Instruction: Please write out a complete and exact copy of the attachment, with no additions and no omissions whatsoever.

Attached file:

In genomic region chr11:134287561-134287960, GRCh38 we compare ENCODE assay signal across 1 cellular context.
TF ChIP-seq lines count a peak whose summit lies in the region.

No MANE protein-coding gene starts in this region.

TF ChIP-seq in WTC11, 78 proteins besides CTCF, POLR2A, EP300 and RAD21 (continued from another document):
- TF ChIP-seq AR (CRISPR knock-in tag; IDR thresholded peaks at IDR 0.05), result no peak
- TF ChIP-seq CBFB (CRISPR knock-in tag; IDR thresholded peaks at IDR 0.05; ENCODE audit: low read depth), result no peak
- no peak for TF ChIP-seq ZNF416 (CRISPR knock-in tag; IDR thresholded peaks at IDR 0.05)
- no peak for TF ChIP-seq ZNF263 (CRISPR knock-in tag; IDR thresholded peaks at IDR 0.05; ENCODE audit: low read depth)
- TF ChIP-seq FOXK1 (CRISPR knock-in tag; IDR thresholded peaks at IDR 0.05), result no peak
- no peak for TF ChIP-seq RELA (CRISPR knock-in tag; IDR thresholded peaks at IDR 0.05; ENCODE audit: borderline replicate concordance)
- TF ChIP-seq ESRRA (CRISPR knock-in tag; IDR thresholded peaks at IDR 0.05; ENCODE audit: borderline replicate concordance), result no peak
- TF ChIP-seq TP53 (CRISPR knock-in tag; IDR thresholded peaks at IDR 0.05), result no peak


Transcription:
In genomic region chr11:134287561-134287960, GRCh38 we compare ENCODE assay signal across 1 cellular context.
TF ChIP-seq lines count a peak whose summit lies in the region.

No MANE protein-coding gene starts in this region.

TF ChIP-seq in WTC11, 78 proteins besides CTCF, POLR2A, EP300 and RAD21 (continued from another document):
- TF ChIP-seq AR (CRISPR knock-in tag; IDR thresholded peaks at IDR 0.05), result no peak
- TF ChIP-seq CBFB (CRISPR knock-in tag; IDR thresholded peaks at IDR 0.05; ENCODE audit: low read depth), result no peak
- no peak for TF ChIP-seq ZNF416 (CRISPR knock-in tag; IDR thresholded peaks at IDR 0.05)
- no peak for TF ChIP-seq ZNF263 (CRISPR knock-in tag; IDR thresholded peaks at IDR 0.05; ENCODE audit: low read depth)
- TF ChIP-seq FOXK1 (CRISPR knock-in tag; IDR thresholded peaks at IDR 0.05), result no peak
- no peak for TF ChIP-seq RELA (CRISPR knock-in tag; IDR thresholded peaks at IDR 0.05; ENCODE audit: borderline replicate concordance)
- TF ChIP-seq ESRRA (CRISPR knock-in tag; IDR thresholded peaks at IDR 0.05; ENCODE audit: borderline replicate concordance), result no peak
- TF ChIP-seq TP53 (CRISPR knock-in tag; IDR thresholded peaks at IDR 0.05), result no peak